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Folder structure best practice

Folder structure best practice

Community Manager

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Should I deploy Shared Folders or Team Folders to manage content?

One of the most asked questions on the Dropbox Community is ‘How do I organise my files and folders?’ and we are here to answer that simply and clearly.
The first thing you need to look at is the purpose of the files, and the folders they live in. Is it for sharing with an internal team, and do you want to be in control of permissions, or is for a wider, maybe even external group? Then you can know if a team folder or a shared folder is better for you. 


What is a team folder? 
A team folder is set up by you, the admin, and is shared with the group(s) of your choosing. You can control who has view or edit access, and control sharing with people outside your team.  Team folders have an icon of a building on them and can be managed via the Content tab.
What is a shared folder?
A shared folder can be created by anyone on your team, and external members can be invited- so it is not team specific. When u share a folder with someone, you can decide what permissions they have to your folder. Members of a shared folder can have one of three roles—editor, viewer, or owner. Shared folders have an icon of two people on them.


Ok so that’s a lot of info but how does that actually help you to plan where to put things? Well! 
A team folder is perfect for:
  • A project has data should be owned by company, not an individual
  • Sensitive data that shouldn't be shared outside the team/instance and needs added admin control
  • Sensitive data that needs strict control over who can access (ex 'Only team admins can grant access)
  • A team that needs folder structure with cascading/additive permissions at subfolder level
Things to consider when setting up a folder, to make sure it works well for you and your team. 
  • Name of the folder - it should be clear to all, not too long, specific.
  • Should 'Start as unsynced' be checked? 
  • Who should have access from the beginning of a project? 
  • What permissions should people have? 
A shared folder is perfect for:
  • A project that is a little more open, and you’re happy for people to have more general access. 
  • Flies that will be shared with Dropbox users not part of your team
  • A flexible approach, were users can create and manage them
Things to consider when setting up a folder, to make sure it works well for you and your team.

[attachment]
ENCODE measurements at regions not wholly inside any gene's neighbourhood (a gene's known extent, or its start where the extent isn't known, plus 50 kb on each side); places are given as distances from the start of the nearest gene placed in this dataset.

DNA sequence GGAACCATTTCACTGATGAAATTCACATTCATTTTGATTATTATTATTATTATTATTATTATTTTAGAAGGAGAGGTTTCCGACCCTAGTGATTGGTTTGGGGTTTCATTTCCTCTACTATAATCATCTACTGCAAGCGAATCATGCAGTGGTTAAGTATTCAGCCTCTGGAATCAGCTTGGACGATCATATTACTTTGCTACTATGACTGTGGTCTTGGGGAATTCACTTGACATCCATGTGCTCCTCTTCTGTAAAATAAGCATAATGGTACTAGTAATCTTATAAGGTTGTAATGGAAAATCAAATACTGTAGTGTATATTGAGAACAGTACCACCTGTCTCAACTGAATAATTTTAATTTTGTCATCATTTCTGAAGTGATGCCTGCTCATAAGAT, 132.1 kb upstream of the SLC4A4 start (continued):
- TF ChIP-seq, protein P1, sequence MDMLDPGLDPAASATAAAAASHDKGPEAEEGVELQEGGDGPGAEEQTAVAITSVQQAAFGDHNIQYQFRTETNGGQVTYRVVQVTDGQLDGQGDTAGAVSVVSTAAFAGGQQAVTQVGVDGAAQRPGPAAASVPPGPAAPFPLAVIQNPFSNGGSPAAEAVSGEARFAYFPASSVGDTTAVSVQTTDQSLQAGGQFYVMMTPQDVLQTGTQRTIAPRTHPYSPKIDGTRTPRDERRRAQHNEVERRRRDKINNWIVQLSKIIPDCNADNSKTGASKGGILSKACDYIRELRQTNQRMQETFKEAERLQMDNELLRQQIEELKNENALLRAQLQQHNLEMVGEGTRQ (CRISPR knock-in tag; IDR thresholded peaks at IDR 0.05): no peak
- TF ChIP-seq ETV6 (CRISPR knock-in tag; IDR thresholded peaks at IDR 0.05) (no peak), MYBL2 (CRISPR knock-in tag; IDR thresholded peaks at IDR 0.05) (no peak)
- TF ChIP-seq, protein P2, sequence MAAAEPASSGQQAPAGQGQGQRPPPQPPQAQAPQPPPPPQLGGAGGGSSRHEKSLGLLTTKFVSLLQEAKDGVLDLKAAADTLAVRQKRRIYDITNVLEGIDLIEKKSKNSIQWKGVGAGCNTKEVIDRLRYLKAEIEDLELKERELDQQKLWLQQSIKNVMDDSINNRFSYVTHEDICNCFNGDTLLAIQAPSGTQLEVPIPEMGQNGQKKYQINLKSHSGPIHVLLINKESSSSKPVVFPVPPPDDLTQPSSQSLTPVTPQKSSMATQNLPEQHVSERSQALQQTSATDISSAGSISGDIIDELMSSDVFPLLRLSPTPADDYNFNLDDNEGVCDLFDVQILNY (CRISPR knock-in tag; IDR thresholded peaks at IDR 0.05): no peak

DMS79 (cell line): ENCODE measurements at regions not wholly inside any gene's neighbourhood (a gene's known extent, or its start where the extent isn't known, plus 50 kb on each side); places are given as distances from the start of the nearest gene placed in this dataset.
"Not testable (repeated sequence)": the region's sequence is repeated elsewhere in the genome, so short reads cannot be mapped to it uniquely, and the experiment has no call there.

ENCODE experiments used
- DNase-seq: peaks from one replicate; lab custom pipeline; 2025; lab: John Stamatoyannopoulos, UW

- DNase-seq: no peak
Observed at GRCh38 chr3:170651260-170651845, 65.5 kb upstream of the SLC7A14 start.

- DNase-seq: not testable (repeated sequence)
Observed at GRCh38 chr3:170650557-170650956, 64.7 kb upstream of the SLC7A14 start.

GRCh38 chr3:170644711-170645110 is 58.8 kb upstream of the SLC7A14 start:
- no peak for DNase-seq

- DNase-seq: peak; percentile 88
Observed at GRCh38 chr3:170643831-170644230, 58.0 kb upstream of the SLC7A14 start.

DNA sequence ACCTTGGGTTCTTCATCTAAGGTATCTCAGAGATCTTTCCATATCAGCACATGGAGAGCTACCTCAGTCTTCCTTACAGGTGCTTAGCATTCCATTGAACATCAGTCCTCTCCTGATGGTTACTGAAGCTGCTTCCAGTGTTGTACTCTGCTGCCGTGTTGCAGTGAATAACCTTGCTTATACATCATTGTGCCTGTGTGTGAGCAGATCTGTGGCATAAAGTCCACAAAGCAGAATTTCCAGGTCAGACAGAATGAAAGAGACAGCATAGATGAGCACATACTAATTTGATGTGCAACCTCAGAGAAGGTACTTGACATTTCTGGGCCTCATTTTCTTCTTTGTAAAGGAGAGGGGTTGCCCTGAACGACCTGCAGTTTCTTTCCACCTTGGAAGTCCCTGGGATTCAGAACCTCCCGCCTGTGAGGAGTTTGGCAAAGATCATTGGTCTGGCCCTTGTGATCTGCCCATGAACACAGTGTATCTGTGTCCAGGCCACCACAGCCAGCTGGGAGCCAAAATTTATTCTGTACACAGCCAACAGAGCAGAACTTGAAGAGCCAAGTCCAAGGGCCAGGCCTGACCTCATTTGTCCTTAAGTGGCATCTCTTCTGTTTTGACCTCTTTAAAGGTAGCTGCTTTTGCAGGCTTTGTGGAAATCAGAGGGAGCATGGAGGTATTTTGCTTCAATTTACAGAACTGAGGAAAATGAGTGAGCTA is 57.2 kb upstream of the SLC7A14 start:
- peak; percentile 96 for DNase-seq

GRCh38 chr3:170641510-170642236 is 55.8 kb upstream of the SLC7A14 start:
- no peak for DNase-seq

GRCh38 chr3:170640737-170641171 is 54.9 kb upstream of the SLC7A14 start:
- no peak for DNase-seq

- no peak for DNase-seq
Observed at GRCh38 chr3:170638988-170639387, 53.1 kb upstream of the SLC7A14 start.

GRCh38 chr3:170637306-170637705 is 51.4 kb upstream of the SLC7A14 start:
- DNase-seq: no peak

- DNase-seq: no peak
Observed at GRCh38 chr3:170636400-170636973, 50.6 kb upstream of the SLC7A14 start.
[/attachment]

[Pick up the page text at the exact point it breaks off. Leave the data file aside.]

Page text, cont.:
• These folders can be created by anyone, and shared with anyone, via an invite, so an admin does not control the whole thing. 
  • End users can rename them, this change wont reflect across other users
  • Users can retain the last version of the folder when their access is removed
  • As a team admin you will only have visibility on Shared folders that are shared with you




Considerations when setting up your Team Folder
Using groups
A team folder is a folder that is shared with a pre-defined group of people within your Dropbox team. By default you have a group that contains all team members, called “Everyone at [team_name]” . From the Groups tab you can create groups of team members to share a folder with.
Often Admins create groups that mirror their company structure, for example groups called Art Department Staff, Management, or HR. Groups allow a collection of users to be mass added and enable simple permissioning in bulk.
Groups should contain less than 1000 members.
Sync Settings
Next you should decide if the Team Folder should appear by default on all the users in the groups machines. If you select for the Team Folder to start unsynced then it will be visible via the website, and the user can manually choose if it downloads to their device or not.
Should the Team Folder be or grow large then bandwidth and local disk space considerations may make it preferable for the folder to start unsynced. It will however mean the user has no initial visibility to it via their Desktop Dropbox folder.
Naming conventions
Descriptive names, of a reasonable length, will help new users understand and navigate a company folder hierarchy. Unlike Shared Folders, end users cannot locally remain their folder, this will help manage internal documentation and guides.
Via Content tab > Manage (on the TF) > Gear icon you can set a number of restrictions for security purposes. You may want to block external members being added to this folder, via “Folder membership”,  access it from a link, via “Link restrictions”, or restrict who can add members via “Manage access”


Now that you’ve decided which type of folder suits you, how do you set it up? 
Here is how to set up a team folder, and here is how to set up a shared folder.
Whether it’s a project you want to perfect before sharing, a sensitive file, or an open group collaboration, there is a folder that will suit you. 
Does that answer your question? Join the conversation and let us know how you use Dropbox. 
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